The ideal of our educated young men is mostly service, and service begets, specially in a country like India, that sense of dependence which undermines the force of human individuality. The poor among us have, of course, no capital; the middle class people cannot undertake joint economic enterprise owing to mutual mistrust; and the rich look upon trade as an occupation beneath their dignity. Truly economic dependence is the prolific mother of all the various forms of vice. Even the vices of the Indian Muhammadan indicate the weakness of life-force in him. Physically too he has undergone dreadful deterioration. If one sees the pale, faded faces of Muhammadan boys in schools and colleges, one will find the painful verification of my statement. Power, energy, force, strength, yes physical strength, is the law of life. A strong man may rob others when he has got nothing in his own pocket; but a feeble person, he must die the death of a mean thing in the world’s awful scene of continual warfare. But how [to] improve this undesirable state of things? Education, we are told, will work the required transformation. I may say at once that I do not put much faith in education as a means of ethical training—I mean education as understood in this country. The ethical training of humanity is really the work of great personalities, who appear time to time during the course of human history. Unfortunately our present social environment is not favorable to the birth and growth of such personalities of ethical magnetism. An attempt to discover the reason of this dearth of personalities among us will necessitate a subtle analysis of all the visible and invisible forces which are now determining the course of our social evolution—an inquiry which I cannot undertake in this paper. But all unbiased persons will easily admit that such personalities are now rare among us. This being the case, education is the only thing to fall back upon. But what sort of education? There is no absolute truth in education, as there is none in philosophy or science. Knowledge for the sake of knowledge is a maxim of fools. Do we ever find a person rolling in his mind the undulatory theory of light simply because it is a fact of science? Education, like other things, ought to be determined by the needs of the learner. A form of education which has no direct bearing on the particular type of character which you want to develop is absolutely worthless. I grant that the present system of education in India gives us bread and butter. We manufacture a number of graduates and then we have to send titled mendicants to Government to beg appointments for them. Well, if we succeed in securing a few appointments in the higher branches of service, what then? It is the masses who constitute the backbone of the nation; they ought to be better fed, better housed and properly educated. Life is not bread and butter alone; it is something more; it is a healthy character reflecting the national ideal in all its aspects. And for a truly national character, you ought to have a truly national education. Can you expect free Muslim character in a young boy who is brought up in an aided school and in complete ignorance of his social and historical tradition? You administer to him doses of Cromwell’s history; it is idle to expect that he will turn out a truly Muslim character. The knowledge of Cromwell’s history will certainly create in him a great deal of admiration for the Puritan revolutionary; but it cannot create that healthy pride in his soul which is the very lifeblood of a truly national character. Our educated young man knows all about Wellington and Gladstone, Voltaire and Luther. He will tell you that Lord Roberts worked in the South African War like a common soldier at the age of eighty; but how many of us know that Muhammad II conquered Constantinople at the age of twenty-two? How many of us have even the faintest notion of the influence of our Muslim civilization over the civilization of modern Europe? How many of us are familiar with the wonderful historical productions of Ibn Khaldun or the extraordinarily noble character of the great Mir Abdul Qadir of Algeria? A living nation is living because it never forgets its dead. I venture to say that the present system of education in this country is not at all suited to us as a people. It is not true to our genius as a nation, it tends to produce an un-Muslim type of character, it is not determined by our national requirements, it breaks entirely with our past and appears to proceed on the false assumption that the idea of education is the training of human intellect rather than human will. Nor is this superficial system true to the genius of the Hindus. Among them it appears to have produced a number of political idealists, whose false reading of history drives them to the upsetting of all conditions of political order and social peace. We spend an immense amount of money every year on the education of our children. Well, thanks to the King-Emperor, India is a free country; everybody is free to entertain any opinion he likes—I look upon it as a waste. In order to be truly ourselves, we ought to have our own schools, our own colleges, and our own universities, keeping alive our social and historical tradition, making us good and peaceful citizens and creating in us that free but law-abiding spirit which evolves out of itself the noblest types of political virtue. I am quite sensible of the difficulties that lie in our way. All that I can say is that if we cannot get over our difficulties, the world will soon get rid of us.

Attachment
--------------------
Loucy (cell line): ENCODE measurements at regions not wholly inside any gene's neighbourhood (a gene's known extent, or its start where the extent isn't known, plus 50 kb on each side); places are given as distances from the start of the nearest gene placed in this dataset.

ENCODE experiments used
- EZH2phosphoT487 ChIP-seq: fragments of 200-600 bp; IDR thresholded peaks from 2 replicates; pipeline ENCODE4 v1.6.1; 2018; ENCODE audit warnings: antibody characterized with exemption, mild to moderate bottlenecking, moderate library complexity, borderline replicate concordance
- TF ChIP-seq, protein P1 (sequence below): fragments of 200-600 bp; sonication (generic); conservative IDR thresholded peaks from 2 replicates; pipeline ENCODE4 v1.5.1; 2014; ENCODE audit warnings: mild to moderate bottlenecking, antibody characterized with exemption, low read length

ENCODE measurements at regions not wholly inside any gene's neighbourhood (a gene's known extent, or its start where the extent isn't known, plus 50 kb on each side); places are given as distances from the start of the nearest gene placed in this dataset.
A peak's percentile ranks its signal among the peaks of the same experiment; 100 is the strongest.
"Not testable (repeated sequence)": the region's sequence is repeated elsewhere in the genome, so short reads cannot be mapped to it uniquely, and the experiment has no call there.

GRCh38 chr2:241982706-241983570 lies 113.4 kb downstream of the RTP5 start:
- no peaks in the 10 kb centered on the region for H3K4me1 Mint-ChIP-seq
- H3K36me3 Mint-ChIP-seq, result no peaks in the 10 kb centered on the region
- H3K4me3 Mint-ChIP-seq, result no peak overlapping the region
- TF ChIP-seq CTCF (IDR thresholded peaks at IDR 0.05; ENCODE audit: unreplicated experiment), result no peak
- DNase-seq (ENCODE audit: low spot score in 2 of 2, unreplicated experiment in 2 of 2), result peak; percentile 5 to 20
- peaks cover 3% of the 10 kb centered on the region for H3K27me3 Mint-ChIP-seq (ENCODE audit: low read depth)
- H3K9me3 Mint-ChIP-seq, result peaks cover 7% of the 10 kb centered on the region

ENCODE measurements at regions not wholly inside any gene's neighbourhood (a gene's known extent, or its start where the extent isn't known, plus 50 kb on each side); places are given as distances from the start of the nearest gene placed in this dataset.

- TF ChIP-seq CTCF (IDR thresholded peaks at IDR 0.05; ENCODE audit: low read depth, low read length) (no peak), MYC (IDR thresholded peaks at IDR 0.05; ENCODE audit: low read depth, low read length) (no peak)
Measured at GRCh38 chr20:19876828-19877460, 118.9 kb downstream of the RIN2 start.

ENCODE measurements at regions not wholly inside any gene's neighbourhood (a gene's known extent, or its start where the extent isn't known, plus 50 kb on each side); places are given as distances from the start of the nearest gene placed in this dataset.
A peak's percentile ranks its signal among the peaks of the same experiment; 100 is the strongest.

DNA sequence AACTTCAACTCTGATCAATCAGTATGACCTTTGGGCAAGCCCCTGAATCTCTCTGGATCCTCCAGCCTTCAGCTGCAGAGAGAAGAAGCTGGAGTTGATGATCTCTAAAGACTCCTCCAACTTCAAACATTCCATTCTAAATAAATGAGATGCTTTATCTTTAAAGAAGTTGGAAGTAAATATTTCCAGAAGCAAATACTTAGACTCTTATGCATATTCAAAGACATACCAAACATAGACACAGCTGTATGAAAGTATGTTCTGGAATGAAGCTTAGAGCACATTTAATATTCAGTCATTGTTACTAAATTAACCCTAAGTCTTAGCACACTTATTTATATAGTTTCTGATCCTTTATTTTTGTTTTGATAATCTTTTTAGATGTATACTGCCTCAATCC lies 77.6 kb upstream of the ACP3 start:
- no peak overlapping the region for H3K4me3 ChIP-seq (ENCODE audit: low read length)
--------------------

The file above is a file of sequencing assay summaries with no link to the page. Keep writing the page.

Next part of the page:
Read this carefully and I think we as a nation should be ashamed that we have not been able to maintain our education system even when the 'national poet' and 'ideological father of a nation' is screaming his heart out to us to change it. Shame on us!